Local emerging debt has been out of favour with investors because of how volatile currencies have been since last May, For an investor who is funding an emerging market investments from dollars or euros, a fast-falling rand can wipe out any gains he makes on a South African bond. But the rand and its peers such as the Turkish lira, Indian rupee, Indonesian rupiah and Brazilan real -- at the forefront of last year's selloff --  have stabilised from the lows hit in recent months.  According to Pictet Asset Management:

from Anatole Kaletsky:

Osborne: Stealth convert to ‘Keynesian Thatcherism’

Britain’s government budget released this week is not a statement of economic policy. It is a program for winning next year’s general election.

In this sense, Chancellor of the Exchequer George Osborne’s speech was a natural development from the 2013 Budget, which launched Britain’s current economic recovery. I was one of the few analysts to perceive the remarkable transformation of the British economy that immediately resulted from last year’s budget because what Osborne did was deliberately obscured by what he said.

from Hugo Dixon:

Europe should give Cyprus a hand

Sunday marked the anniversary of Cyprus’ shock plan to raid the tiny island’s bank deposits. The envisaged tax, backed by the euro zone, covered all banks and all deposits, whether insured or not.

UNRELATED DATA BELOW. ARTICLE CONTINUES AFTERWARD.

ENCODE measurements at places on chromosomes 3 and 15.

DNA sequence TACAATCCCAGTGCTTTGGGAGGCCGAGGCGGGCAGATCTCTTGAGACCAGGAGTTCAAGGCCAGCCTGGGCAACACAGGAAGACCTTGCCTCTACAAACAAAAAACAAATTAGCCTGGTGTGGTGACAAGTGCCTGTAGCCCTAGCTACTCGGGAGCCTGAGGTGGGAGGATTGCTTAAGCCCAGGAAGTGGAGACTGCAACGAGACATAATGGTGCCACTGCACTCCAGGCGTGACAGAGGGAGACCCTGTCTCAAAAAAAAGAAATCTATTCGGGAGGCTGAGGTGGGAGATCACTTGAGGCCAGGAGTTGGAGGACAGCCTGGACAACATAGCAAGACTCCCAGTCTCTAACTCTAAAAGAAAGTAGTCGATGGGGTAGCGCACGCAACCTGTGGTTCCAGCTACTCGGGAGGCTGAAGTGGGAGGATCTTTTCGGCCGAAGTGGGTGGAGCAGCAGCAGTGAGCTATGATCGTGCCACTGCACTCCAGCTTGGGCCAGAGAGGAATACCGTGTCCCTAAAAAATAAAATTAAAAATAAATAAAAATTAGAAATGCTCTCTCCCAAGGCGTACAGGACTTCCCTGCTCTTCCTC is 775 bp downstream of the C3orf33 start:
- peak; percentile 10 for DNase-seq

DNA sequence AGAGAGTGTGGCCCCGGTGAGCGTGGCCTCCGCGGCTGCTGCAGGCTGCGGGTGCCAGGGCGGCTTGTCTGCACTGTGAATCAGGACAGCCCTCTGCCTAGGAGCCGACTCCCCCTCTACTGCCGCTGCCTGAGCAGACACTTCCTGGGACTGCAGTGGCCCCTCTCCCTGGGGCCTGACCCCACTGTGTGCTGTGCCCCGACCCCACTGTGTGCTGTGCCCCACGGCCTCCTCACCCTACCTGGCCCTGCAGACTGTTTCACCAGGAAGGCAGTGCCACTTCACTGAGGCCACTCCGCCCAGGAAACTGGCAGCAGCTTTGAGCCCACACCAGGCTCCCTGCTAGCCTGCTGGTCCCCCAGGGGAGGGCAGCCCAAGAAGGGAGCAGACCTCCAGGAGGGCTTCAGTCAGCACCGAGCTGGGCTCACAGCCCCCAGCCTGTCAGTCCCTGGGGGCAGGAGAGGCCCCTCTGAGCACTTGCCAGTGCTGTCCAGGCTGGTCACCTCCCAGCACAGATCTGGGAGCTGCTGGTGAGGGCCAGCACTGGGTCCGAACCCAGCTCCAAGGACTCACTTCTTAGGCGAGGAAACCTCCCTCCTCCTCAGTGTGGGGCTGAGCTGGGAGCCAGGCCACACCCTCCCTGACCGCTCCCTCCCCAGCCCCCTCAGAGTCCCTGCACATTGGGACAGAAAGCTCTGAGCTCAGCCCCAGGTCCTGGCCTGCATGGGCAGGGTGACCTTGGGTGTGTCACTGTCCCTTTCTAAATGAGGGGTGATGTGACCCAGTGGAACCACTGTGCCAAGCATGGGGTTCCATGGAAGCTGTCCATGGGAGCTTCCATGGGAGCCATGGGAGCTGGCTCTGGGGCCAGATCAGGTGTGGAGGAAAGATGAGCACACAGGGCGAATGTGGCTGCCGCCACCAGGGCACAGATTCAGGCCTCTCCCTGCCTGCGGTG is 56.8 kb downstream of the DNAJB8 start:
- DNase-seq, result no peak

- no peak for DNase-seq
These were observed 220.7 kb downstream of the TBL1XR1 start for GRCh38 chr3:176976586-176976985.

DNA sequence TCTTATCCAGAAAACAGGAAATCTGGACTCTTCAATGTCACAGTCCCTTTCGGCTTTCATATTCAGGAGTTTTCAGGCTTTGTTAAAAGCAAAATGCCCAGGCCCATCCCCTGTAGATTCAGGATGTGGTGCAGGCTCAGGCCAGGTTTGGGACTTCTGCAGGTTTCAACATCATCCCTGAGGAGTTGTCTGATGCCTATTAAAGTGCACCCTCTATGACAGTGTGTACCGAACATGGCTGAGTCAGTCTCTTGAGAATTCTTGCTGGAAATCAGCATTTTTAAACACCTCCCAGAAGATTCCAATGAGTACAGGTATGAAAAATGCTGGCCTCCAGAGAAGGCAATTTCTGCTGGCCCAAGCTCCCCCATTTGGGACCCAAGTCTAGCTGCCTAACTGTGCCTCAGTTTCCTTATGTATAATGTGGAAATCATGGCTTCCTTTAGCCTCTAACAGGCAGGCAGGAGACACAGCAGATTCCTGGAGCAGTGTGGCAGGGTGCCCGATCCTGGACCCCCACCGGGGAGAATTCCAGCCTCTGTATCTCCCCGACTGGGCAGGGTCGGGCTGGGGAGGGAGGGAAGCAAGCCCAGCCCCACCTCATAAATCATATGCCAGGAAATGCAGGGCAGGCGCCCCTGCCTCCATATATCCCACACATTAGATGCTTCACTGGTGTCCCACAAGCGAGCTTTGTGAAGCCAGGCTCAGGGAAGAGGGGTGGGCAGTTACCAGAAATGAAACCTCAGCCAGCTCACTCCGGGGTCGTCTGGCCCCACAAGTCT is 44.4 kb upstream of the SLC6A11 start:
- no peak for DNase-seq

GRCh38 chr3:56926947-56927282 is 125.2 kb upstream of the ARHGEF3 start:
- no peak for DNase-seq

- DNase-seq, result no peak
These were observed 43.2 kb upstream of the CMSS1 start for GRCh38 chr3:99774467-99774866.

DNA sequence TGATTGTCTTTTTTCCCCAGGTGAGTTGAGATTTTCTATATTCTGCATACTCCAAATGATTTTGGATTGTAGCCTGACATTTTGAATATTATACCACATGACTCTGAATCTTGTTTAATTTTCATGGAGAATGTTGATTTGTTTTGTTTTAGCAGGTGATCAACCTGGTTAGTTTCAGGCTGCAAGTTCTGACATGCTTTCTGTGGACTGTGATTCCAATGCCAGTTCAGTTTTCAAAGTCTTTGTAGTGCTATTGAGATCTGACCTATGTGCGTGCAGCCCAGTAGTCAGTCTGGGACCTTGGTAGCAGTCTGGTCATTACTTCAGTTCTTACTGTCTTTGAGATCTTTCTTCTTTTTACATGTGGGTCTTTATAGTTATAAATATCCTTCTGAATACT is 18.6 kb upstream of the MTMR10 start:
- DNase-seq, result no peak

Although that unwise scheme was later rescinded, much damage was done to a country already deep in financial crisis. Uninsured deposits of the island’s two large troubled lenders still suffered big haircuts. Capital controls were imposed as well.

from MacroScope:

Sanctions loom for Russia

The European Union, as we exclusively reported yesterday, has agreed on a framework for sanctions against Russia, including travel restrictions and asset freezes, which goes further than many expected. The list of targeted individuals is still being worked on but will be ready for the bloc’s foreign ministers to look at on Monday.

Angela Merkel will speak to the German Bundestag about the standoff with Russia. Merkel has been cautious about imposing anything too tough as she tries to convince Vladimir Putin to agree to a "contact group" that would reopen communications between Moscow and Kiev. But yesterday she said measures would be imposed next week – after a Crimean referendum on joining Russia which the West says is illegal - unless diplomatic progress is made.

from Breakingviews:

Detroit turns bankruptcy precedents upside down

Photo

By Kevin Allison
The author is a Reuters Breakingviews columnist. The opinions expressed are his own.

Bondholders in Detroit’s $18 billion bankruptcy must feel like they’re in a mirror universe. A restructuring plan filed by the city’s emergency manager would effectively turn bankruptcy precedents upside down by paying equity holders – in this case, ordinary Detroiters – at the expense of secured creditors. Such a shareholder-friendly approach might save the city and anoint Judge Steven Rhodes a hometown hero. But it may yet come at a market price.

from Breakingviews:

Credit chains are China’s weakest link

Photo

By John Foley

The author is a Reuters Breakingviews columnist. The opinions expressed are his own.

China’s debts are troubling – and not just because they’re alarmingly big. An equally worrying threat to the country’s prosperity is the complexity of those debts. That’s the trouble with China’s lengthening “credit chains”.

  •